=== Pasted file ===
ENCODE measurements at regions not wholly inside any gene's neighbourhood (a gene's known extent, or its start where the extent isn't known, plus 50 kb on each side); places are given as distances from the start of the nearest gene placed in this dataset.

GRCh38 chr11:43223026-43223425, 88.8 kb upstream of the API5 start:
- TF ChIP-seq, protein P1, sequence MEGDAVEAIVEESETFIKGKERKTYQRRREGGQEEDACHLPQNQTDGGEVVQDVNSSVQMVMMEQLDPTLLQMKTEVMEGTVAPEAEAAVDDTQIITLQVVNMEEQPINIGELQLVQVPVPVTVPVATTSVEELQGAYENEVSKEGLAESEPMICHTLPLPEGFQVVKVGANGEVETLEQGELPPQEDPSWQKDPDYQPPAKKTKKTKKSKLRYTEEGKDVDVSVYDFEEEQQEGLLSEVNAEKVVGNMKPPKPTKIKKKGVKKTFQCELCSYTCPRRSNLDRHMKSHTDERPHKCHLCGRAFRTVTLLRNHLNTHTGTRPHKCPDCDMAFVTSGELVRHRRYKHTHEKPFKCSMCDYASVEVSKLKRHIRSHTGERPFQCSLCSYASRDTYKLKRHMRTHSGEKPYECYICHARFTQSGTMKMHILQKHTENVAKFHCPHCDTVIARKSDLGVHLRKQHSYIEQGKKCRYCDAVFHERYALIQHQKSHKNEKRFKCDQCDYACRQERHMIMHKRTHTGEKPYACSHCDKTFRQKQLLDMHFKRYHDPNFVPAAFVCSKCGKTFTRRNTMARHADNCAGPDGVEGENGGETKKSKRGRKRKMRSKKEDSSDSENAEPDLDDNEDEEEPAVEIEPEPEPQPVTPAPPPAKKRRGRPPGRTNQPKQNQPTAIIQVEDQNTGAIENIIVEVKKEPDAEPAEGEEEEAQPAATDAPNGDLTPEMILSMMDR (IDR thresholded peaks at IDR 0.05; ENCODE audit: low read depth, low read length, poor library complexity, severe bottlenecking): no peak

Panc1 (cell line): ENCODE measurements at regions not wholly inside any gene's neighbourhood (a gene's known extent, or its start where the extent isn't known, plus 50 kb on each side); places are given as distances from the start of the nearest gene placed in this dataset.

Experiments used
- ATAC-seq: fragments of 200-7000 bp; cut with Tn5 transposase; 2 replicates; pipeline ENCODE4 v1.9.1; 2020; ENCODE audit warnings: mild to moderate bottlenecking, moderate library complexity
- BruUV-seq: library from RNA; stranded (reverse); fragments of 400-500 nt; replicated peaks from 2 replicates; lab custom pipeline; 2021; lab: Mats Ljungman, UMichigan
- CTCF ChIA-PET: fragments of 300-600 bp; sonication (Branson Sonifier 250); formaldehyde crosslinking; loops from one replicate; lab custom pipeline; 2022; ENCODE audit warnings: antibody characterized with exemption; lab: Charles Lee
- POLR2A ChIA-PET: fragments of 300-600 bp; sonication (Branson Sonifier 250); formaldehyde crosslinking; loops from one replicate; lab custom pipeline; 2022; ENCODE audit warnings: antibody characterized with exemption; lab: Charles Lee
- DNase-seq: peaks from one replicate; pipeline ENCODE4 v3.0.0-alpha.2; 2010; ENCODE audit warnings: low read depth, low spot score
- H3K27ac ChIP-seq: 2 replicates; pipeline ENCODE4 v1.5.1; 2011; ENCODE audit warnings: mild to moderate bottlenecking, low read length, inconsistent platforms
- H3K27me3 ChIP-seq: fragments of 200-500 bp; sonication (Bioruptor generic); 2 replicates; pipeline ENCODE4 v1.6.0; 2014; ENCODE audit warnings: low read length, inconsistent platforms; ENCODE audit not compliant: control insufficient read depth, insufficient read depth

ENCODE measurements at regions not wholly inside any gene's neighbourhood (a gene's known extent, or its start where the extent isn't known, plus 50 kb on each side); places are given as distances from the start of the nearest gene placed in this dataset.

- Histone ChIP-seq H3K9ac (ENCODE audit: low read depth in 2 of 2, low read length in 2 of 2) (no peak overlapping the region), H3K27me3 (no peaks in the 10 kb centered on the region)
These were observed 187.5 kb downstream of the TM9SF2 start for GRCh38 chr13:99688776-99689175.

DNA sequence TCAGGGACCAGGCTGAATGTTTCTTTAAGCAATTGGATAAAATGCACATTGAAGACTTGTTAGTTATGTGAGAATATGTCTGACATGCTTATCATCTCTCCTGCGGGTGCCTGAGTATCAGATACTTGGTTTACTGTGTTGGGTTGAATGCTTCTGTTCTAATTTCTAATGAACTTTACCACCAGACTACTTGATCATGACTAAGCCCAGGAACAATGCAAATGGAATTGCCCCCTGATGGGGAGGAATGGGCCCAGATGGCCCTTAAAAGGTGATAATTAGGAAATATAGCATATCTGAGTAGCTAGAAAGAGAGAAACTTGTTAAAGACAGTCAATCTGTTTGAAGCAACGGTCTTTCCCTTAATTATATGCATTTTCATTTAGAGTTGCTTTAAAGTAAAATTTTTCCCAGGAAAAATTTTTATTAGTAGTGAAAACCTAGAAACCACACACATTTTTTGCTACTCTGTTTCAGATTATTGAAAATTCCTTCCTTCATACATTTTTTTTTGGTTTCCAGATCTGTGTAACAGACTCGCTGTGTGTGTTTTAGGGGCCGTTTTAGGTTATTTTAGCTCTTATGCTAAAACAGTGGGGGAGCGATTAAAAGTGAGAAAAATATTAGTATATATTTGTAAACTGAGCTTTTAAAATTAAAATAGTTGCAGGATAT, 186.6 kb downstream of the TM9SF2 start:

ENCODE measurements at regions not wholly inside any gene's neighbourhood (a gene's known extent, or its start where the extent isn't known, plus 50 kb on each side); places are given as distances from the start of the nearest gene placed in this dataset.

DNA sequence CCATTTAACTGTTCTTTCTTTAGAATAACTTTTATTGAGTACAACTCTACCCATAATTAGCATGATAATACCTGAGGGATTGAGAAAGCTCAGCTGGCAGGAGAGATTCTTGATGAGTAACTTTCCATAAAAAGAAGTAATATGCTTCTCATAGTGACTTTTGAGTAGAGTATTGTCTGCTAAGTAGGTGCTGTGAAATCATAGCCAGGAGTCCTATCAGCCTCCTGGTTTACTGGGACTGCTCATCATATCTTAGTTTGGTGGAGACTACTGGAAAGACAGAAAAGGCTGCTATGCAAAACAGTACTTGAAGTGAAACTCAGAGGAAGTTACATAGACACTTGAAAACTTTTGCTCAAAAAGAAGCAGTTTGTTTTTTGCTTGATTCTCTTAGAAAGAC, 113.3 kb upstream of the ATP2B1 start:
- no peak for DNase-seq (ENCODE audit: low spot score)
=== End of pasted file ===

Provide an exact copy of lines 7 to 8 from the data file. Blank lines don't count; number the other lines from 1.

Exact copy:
- BruUV-seq: library from RNA; stranded (reverse); fragments of 400-500 nt; replicated peaks from 2 replicates; lab custom pipeline; 2021; lab: Mats Ljungman, UMichigan
- CTCF ChIA-PET: fragments of 300-600 bp; sonication (Branson Sonifier 250); formaldehyde crosslinking; loops from one replicate; lab custom pipeline; 2022; ENCODE audit warnings: antibody characterized with exemption; lab: Charles Lee